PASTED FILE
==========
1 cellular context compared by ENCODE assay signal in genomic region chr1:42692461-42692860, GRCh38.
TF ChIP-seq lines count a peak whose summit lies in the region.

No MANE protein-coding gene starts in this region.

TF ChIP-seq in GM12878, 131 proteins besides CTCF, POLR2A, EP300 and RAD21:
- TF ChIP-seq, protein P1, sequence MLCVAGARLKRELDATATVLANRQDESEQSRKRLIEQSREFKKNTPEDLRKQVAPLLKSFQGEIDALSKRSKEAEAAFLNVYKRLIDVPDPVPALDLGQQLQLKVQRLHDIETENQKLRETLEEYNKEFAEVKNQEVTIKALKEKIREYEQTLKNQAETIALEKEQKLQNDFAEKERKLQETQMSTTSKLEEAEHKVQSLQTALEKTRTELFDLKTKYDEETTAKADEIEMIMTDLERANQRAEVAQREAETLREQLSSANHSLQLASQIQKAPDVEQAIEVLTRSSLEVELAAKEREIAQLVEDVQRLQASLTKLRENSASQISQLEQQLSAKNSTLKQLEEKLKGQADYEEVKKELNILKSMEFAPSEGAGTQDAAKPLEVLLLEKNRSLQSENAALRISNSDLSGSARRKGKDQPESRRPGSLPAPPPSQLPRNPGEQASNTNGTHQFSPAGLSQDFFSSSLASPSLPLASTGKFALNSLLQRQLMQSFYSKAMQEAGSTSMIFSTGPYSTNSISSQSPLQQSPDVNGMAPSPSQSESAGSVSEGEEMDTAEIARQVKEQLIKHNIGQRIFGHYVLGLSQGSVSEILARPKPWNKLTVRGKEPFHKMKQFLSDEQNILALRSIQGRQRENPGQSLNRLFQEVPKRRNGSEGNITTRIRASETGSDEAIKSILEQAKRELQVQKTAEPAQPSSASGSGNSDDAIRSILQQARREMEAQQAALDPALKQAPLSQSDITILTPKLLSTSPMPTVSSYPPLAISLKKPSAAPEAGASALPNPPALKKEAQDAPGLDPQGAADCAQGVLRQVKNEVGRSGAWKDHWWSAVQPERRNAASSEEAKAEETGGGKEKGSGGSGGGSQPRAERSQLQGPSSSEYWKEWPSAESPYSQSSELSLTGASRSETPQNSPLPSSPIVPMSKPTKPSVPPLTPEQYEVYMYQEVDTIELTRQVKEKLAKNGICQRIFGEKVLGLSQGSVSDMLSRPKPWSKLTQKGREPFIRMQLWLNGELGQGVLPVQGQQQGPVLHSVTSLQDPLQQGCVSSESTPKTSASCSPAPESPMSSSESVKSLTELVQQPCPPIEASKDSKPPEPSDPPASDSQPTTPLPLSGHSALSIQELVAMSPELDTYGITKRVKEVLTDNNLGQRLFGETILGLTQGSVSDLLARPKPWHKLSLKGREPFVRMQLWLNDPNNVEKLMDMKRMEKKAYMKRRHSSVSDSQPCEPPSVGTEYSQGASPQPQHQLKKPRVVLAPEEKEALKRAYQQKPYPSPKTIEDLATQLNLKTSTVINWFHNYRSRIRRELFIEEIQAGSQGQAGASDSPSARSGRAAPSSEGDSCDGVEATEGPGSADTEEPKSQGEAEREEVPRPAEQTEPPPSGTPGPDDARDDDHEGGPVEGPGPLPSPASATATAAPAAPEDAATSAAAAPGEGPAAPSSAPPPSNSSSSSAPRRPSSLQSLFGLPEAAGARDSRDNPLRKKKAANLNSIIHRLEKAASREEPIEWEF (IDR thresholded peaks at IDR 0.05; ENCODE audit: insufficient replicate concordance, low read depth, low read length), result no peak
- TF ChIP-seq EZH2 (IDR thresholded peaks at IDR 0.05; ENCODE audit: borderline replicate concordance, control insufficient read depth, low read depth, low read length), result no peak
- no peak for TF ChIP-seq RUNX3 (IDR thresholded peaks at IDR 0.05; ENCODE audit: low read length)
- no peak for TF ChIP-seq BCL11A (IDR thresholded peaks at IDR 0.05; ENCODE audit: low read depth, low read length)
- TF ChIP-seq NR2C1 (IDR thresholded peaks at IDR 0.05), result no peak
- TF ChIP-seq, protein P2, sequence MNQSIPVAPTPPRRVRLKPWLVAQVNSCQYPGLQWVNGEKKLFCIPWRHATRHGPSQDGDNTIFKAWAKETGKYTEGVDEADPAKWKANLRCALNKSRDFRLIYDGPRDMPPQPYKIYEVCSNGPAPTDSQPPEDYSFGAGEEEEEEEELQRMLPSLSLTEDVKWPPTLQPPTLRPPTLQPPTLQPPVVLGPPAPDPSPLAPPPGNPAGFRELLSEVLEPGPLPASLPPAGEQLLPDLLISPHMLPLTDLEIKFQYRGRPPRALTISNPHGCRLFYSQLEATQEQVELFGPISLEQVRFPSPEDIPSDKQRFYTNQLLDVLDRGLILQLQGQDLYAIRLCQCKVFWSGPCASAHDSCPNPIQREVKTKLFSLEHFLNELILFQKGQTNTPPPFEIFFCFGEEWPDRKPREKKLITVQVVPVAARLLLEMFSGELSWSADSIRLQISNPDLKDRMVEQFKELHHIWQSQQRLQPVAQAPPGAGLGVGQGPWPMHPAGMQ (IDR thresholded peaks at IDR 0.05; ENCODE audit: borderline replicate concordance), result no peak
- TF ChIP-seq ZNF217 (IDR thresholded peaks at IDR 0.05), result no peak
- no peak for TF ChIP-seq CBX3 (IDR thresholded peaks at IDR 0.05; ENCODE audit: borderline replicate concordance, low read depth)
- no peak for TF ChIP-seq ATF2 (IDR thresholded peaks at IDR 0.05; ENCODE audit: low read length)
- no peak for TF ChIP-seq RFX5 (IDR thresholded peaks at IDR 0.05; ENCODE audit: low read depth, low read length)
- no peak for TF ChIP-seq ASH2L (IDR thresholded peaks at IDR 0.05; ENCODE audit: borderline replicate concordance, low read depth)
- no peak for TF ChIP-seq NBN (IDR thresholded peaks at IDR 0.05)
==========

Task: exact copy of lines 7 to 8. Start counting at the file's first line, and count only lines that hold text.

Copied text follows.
- no peak for TF ChIP-seq RUNX3 (IDR thresholded peaks at IDR 0.05; ENCODE audit: low read length)
- no peak for TF ChIP-seq BCL11A (IDR thresholded peaks at IDR 0.05; ENCODE audit: low read depth, low read length)